What is a mushroom? Mushrooms are not plants!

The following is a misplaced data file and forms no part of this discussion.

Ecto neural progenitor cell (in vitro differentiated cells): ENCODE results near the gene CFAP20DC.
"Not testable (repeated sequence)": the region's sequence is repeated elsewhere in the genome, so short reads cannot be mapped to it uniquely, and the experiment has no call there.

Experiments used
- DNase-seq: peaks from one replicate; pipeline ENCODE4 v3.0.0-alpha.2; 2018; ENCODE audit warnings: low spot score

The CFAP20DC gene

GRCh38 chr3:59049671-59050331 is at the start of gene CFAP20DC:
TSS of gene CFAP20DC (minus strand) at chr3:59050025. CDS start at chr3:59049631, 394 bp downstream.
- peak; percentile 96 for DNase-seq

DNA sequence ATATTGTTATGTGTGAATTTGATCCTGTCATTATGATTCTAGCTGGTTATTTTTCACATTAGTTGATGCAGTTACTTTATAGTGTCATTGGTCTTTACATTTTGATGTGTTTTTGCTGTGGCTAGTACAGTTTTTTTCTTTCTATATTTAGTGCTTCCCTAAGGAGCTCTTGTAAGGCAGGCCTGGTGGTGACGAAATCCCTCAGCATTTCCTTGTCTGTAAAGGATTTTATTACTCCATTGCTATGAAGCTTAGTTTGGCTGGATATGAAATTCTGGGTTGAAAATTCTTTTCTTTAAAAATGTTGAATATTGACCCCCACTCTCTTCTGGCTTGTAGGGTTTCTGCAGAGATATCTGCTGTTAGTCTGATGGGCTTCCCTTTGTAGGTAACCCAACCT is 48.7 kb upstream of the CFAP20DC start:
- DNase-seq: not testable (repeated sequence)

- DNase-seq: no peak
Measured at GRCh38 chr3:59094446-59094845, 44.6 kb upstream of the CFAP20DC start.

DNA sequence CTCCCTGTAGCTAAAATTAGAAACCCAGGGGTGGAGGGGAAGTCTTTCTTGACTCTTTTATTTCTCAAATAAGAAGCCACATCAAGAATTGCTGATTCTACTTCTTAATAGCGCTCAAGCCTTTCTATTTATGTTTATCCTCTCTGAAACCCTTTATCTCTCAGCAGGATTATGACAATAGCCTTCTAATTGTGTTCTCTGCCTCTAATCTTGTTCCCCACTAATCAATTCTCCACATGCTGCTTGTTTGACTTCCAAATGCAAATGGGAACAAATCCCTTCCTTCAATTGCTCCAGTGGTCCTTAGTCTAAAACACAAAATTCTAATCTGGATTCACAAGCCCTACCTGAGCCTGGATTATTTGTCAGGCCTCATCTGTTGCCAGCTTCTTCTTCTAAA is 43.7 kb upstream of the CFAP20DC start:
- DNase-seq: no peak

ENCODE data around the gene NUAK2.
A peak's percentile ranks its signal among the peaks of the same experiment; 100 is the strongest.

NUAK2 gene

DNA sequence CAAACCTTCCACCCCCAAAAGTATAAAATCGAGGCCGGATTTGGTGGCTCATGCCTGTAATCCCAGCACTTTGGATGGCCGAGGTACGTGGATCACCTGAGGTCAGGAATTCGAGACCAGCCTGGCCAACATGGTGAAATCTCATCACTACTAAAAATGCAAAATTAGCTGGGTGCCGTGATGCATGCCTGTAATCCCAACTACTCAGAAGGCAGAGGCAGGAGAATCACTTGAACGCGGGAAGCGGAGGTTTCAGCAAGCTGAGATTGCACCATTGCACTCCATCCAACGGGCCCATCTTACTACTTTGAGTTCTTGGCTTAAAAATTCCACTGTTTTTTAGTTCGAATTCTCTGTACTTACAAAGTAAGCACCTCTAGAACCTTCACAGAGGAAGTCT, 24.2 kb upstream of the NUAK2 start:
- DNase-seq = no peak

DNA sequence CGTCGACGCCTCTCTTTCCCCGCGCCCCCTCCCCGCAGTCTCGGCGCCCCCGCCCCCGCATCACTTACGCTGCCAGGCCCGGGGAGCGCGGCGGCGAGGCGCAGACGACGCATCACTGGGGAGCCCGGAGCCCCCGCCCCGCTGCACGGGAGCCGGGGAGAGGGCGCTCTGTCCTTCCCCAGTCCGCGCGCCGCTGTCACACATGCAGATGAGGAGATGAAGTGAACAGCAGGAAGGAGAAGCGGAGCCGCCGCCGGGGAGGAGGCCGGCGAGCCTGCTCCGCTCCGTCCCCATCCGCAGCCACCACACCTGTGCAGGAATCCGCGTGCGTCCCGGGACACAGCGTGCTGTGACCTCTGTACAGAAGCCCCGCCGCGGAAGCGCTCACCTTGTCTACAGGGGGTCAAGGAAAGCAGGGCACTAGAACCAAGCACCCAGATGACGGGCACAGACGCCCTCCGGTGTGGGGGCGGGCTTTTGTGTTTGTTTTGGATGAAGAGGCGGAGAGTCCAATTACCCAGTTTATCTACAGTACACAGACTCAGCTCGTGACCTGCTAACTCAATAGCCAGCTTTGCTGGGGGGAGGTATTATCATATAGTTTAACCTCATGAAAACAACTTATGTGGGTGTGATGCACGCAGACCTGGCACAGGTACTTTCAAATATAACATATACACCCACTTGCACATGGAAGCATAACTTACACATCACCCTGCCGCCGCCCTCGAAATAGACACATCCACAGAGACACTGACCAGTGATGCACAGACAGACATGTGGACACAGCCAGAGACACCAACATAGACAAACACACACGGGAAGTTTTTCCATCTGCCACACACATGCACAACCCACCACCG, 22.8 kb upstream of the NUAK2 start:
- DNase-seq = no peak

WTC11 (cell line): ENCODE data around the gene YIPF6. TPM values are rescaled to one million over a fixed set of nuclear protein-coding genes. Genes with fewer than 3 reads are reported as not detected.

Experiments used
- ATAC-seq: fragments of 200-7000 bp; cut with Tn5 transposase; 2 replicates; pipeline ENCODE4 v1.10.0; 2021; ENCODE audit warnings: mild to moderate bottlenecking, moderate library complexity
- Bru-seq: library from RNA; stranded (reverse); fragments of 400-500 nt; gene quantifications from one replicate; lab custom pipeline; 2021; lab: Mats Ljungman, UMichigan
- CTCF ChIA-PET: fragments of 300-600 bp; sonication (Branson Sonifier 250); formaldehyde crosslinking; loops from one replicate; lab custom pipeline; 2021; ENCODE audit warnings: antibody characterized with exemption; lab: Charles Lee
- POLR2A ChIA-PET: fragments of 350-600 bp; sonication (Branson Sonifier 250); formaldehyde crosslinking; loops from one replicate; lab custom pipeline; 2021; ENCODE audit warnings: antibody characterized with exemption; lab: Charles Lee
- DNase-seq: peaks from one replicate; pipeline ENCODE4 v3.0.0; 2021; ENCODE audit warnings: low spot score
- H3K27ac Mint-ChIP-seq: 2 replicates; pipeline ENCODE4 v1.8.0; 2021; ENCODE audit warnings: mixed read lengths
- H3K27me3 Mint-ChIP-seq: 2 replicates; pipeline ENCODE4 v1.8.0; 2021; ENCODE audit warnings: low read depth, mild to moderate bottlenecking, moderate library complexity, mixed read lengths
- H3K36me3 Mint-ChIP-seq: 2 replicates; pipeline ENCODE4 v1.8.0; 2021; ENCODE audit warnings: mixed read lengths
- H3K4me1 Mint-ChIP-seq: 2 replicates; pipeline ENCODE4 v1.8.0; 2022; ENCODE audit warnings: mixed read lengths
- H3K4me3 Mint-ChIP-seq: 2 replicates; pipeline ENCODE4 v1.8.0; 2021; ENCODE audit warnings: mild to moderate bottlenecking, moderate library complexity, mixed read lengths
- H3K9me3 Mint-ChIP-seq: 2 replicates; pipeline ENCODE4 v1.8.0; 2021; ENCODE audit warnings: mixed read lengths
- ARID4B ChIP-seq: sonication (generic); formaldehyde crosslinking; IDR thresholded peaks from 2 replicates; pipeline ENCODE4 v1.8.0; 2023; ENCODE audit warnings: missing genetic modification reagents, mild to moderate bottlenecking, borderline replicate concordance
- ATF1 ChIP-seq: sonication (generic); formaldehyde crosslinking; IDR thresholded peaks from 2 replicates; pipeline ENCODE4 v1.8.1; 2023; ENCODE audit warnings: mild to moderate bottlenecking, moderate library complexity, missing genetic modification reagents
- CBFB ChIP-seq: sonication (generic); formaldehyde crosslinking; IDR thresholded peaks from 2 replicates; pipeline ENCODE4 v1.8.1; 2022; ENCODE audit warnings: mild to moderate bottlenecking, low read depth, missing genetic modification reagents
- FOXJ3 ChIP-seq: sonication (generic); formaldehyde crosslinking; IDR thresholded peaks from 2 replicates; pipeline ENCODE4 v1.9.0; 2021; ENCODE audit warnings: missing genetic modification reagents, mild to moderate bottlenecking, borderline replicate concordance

Recently it has been discovered that they are more closely related to animals. But at one time, Fungi, including mushrooms, were believed to be close relatives of plants so much of their nomenclature (names for parts of the mushroom) are close to the names used for plant parts. It is the fruit (like an apple) of the mushroom "body" and contain mushroom "seeds" called spores. The body of the mushroom in called mycelium and its individual parts are microscopic. Since the body of the mushroom is usually dispersed over a relatively large area it is rarely noticed. In nature some species of mushrooms may have a body that spreads over hundreds of square miles! Mushrooms are fungi, and are usually placed in a Kingdom of there own apart from plants and animals. Mushrooms contain no chlorophyll and most are considered saprophytes. That is, they obtain their nutrition from metabolizing non living organic matter. This means they break down and "eat" dead plants, like your compost pile does. The body of the mushroom stores nutrients and other essential compounds, and when enough material is stored and the conditions are right they start to fruit - produce mushrooms. It is a hidden kingdom. The part of the fungus that we see is only the “fruit” of the organism. The living body of the fungus is a mycelium made out of a web of tiny filaments called hyphae. The mycelium is usually hidden in the soil, in wood, or another food source. A mycelium may fill a single ant, or cover many acres. The branching hyphae can add over a half mile (1 km) of total length to the mycelium each day. These webs live unseen until they develop mushrooms, puffballs, truffles, brackets, cups, “birds nests,” “corals” or other fruiting bodies. If the mycelium produces microscopic fruiting bodies, people may never notice the fungus. Most fungi build their cell walls out of chitin. This is the same material as the hard outer shells of insects and other arthropods. Plants do not make chitin. Fungi feed by absorbing nutrients from the organic material in which they live. Fungi do not have stomachs. They must digest their food before it can pass through the cell wall into the hyphae. Hyphae secrete acids and enzymes that break the surrounding organic material down into simple molecules they can easily absorb - this is composting. Recent scientific studies have sown that Mushrooms Slow Climate Warming In Northern Forests. Mushrooms are nutritious: They are a good source of B vitamins, especially niacin and riboflavin, and rank the highest among vegetables for protein content. But because they are low in fat and calories, Western nutritionists mistakenly considered them of no food value (a fresh pound has only about 125 calories). Yet in dried form, mushrooms have almost as much protein as veal and a significant amount of complex carbohydrates called polysaccharides. Shiitake mushrooms are among the most delicious & very nutritious. Mushrooming up over night? If the body is spread out and microscopic, how do mushrooms grow so quickly? There are two basic reasons: 1) Since they store up compounds between fruiting and most fruit once a year, they have a lot of reserve available to support the mushroom. 2) Mushrooms develop differently than plants or animals do. Plants and animals grow through cell division - to get bigger they have to produce more cells. Cell division is relatively slow and requires a lot of energy. The mushroom body also grows by cell division. However, the mushroom fruit does not grow